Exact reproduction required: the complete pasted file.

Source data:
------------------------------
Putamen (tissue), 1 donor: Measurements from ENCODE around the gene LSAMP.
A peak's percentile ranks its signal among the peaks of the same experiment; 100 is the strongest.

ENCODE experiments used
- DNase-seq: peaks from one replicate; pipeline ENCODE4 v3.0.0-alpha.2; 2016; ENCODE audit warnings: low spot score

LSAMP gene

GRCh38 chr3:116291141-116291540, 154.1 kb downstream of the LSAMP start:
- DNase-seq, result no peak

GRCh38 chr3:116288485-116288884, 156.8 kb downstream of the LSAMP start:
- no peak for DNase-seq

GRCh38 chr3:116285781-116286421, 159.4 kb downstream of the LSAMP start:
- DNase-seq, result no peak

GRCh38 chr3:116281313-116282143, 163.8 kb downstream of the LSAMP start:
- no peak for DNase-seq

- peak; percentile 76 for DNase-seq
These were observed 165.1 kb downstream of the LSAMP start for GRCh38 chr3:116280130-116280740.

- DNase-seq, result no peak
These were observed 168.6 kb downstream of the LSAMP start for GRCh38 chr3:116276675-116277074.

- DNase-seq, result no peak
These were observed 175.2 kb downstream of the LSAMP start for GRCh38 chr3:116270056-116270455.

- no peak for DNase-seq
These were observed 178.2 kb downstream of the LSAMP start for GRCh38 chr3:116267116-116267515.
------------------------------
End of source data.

Putamen (tissue), 1 donor: Measurements from ENCODE around the gene LSAMP.
A peak's percentile ranks its signal among the peaks of the same experiment; 100 is the strongest.

ENCODE experiments used
- DNase-seq: peaks from one replicate; pipeline ENCODE4 v3.0.0-alpha.2; 2016; ENCODE audit warnings: low spot score

LSAMP gene

GRCh38 chr3:116291141-116291540, 154.1 kb downstream of the LSAMP start:
- DNase-seq, result no peak

GRCh38 chr3:116288485-116288884, 156.8 kb downstream of the LSAMP start:
- no peak for DNase-seq

GRCh38 chr3:116285781-116286421, 159.4 kb downstream of the LSAMP start:
- DNase-seq, result no peak

GRCh38 chr3:116281313-116282143, 163.8 kb downstream of the LSAMP start:
- no peak for DNase-seq

- peak; percentile 76 for DNase-seq
These were observed 165.1 kb downstream of the LSAMP start for GRCh38 chr3:116280130-116280740.

- DNase-seq, result no peak
These were observed 168.6 kb downstream of the LSAMP start for GRCh38 chr3:116276675-116277074.

- DNase-seq, result no peak
These were observed 175.2 kb downstream of the LSAMP start for GRCh38 chr3:116270056-116270455.

- no peak for DNase-seq
These were observed 178.2 kb downstream of the LSAMP start for GRCh38 chr3:116267116-116267515.